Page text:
Guardian and Daily Mail researchers now believe that the Brooks hacking trial in England will expose that the Prime Minister’s Communications Director, Coulsen was trading tabloid tips for character assassinations against the Prime Ministers opponents, at the direction of the PM, while in office, and that a duplicate program run by U.S. Communications Director’s Robert Gibbs and Jay Carney exists in the USA. The USA team taught the British office how to do it. Watch the testimony in the trail unfold at:

Spying Controversy Blowback

Now that the entire planet knows that spy doors are embedded in every computer, mobile device, electronic system, network, credit card and you-name-it; the realization has created some additional secondary blowback for bad guys including those who ran the TARP/DOE scam.

In addition to the regular spies, journalists world-wide are reporting on black-market spies that you hire through sites like the (now closed) Silk Road and many clones and pay with cloudy transactions like Paypal, Bitcoin, Omni dollars and other fuzzy currency. There are over 150,000 of these hacker spies working out of China, Malaysia, the Ukraine and other exotic locations. They are able to get into the not-so-secret back-doors built into Cisco and other famous networking hardware, just as well as the regular spies. They steal and sell secrets.

Most spying is used to target people who are saying things unfriendly about the group in power in each country and to sabotage business interests who compete with the business interests of those in power.  Only a portion of spying is used to catch actual criminals. Some spies work really hard to do the right thing and stop bad guys while other spires work really hard to do the wrong thing and make profits for their handlers.

Now, many of them are stealing secrets on other bad guys and selling them to law enforcement. The growth of the networked world is endless, bad guys are endless; thus, some of them work together.

In the course of this, great fun has been had by these hackers in uncovering huge corruption scams.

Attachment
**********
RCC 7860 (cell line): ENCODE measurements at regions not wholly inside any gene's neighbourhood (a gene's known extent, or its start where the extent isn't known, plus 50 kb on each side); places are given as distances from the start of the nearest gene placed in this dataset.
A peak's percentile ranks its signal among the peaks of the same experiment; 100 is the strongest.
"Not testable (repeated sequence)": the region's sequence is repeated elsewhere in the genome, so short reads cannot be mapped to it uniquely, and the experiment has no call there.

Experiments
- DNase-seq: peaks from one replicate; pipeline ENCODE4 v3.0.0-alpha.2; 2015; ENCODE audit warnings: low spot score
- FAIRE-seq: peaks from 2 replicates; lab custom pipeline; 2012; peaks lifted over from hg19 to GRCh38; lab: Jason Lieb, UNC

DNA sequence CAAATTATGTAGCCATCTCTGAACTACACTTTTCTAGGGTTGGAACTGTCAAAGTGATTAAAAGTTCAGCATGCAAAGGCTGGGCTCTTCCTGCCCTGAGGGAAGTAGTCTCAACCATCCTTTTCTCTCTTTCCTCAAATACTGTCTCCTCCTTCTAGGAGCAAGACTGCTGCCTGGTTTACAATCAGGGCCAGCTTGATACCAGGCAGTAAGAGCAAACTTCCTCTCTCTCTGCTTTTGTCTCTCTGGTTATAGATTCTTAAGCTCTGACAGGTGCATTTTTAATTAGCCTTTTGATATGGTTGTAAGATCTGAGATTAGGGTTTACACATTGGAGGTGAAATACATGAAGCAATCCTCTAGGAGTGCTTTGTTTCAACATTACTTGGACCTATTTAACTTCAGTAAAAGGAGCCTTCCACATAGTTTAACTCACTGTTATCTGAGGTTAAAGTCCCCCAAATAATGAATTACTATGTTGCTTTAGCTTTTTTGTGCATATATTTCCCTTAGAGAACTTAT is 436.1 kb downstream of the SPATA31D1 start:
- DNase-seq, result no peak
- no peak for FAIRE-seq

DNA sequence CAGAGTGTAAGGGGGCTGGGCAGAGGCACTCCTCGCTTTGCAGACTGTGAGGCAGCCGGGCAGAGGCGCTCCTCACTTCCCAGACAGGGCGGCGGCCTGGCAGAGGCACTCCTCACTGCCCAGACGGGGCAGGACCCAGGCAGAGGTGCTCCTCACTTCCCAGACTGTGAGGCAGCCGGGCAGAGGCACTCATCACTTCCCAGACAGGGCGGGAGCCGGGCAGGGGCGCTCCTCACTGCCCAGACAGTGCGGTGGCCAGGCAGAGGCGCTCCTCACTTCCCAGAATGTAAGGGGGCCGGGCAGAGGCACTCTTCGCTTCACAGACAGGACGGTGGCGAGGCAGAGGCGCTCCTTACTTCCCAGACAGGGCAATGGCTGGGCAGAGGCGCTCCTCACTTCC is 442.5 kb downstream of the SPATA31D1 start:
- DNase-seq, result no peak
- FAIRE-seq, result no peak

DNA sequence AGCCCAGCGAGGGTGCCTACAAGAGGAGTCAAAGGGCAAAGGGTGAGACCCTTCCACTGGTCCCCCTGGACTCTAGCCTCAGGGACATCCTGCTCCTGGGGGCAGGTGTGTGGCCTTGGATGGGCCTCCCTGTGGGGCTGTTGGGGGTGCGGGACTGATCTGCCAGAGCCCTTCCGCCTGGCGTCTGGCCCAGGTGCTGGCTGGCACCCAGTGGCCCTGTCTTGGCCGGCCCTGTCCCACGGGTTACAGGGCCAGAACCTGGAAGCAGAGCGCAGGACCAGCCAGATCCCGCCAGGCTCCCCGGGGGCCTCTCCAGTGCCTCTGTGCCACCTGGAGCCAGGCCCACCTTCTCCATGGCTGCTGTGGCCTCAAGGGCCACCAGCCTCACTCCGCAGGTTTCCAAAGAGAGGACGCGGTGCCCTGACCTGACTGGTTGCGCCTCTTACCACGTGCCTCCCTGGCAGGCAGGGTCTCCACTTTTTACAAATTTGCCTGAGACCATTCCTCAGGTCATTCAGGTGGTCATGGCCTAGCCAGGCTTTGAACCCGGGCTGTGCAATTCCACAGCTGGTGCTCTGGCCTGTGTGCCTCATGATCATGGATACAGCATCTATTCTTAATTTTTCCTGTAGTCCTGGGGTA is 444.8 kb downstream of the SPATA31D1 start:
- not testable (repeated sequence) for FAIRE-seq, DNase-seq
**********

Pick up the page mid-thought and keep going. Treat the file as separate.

It seems that some of them had sourced up information and leaked it to various world-wide publications about exact and specific documentation regarding big car companies buying intelligence in order to damage competing interests and control the market. Here is an example of a “bad use” of spying:

Example: Big Car or Big Oil company sees that some journalist has found out that they bribed many people to hide a massive corruption effort in Mexico or Ecuador. The big company tells it’s “data development office” to “kill the journalist”. They don’t mean kill him dead, that would be gauche, they mean wipe out his credibility and resources.  So the DD department calls the senior aides of the top 5 Senators that they most often bribe (err, I mean contribute to) and say: “hey, we have some information that so-and-so journalist might be a threat so we need to verify that, can you pop up a backgrounder so we can “prepare a report for your committee?” So the aide tells the Senator to make an agency request and the info comes back and gets passed to the corporation and they hit that Journalist hard with the inside info they got”

So you see how some corporations might enjoy all of the spying.

So you have good spies, bad spies and hacker spies. Which is which? Who knows.

But the who-bribed-who-and-what-did-they-get-out-of-it issue has been getting cleared up lately. Very detailed info seems to be available about how the crimes worked from start to finish.

So there might be some positive upside from all of the negative spying. These TARP and CAR money guys will soon find out that they didn’t even come close to covering their tracks.

TA- LA Times ( I don’t think the bosses are going to let me release this one so you guys get it)


In a world where everyone has equal access to the information, does that make it more of a fair fight or just creepier?



We are interested in having input on this and in talking to anybody who wants to discuss it from either perspective-



The problem with the “bad spy hackers” is that they are poor. Being poor and driven makes one become crazy clever. They are often more clever than the office worker spy who is just trying to get his paycheck and not make trouble at work. There is a famous tale of an illegal online gambling group in Malta or Brazil that just went out and bought a room full of Sony Playstation game box systems and hooked them together and got as much computing power as a Cray super computer. Regular spies go home at 5PM, hacker spies stay up all night and day, they are more productive. They question of which is worse will be over ruled by the next technology revolution. Porn sites, gambling sites and all those types usually get the first, latest technology to start working functionally. If the feds really want to end all of this they just need to open the world’s largest porn site! Problem Solved! Vivid Entertainment would have Obamacare’s website working over-night and get 22 million subscribers in about an hour.

Tina C- DC


Tina, are you telling me that is NOT a porn site? I’m shattered  🙁



You can see if hackers have broken into your company network and are spying on you if you load and use, properly, these software analysis tools:

Process Explorer(tm) – This program will list all open processes and delineate between the parent processes and the processes that are spawned by the parent. This is a very useful program for seeing what programs are running on your computer and how they were launched.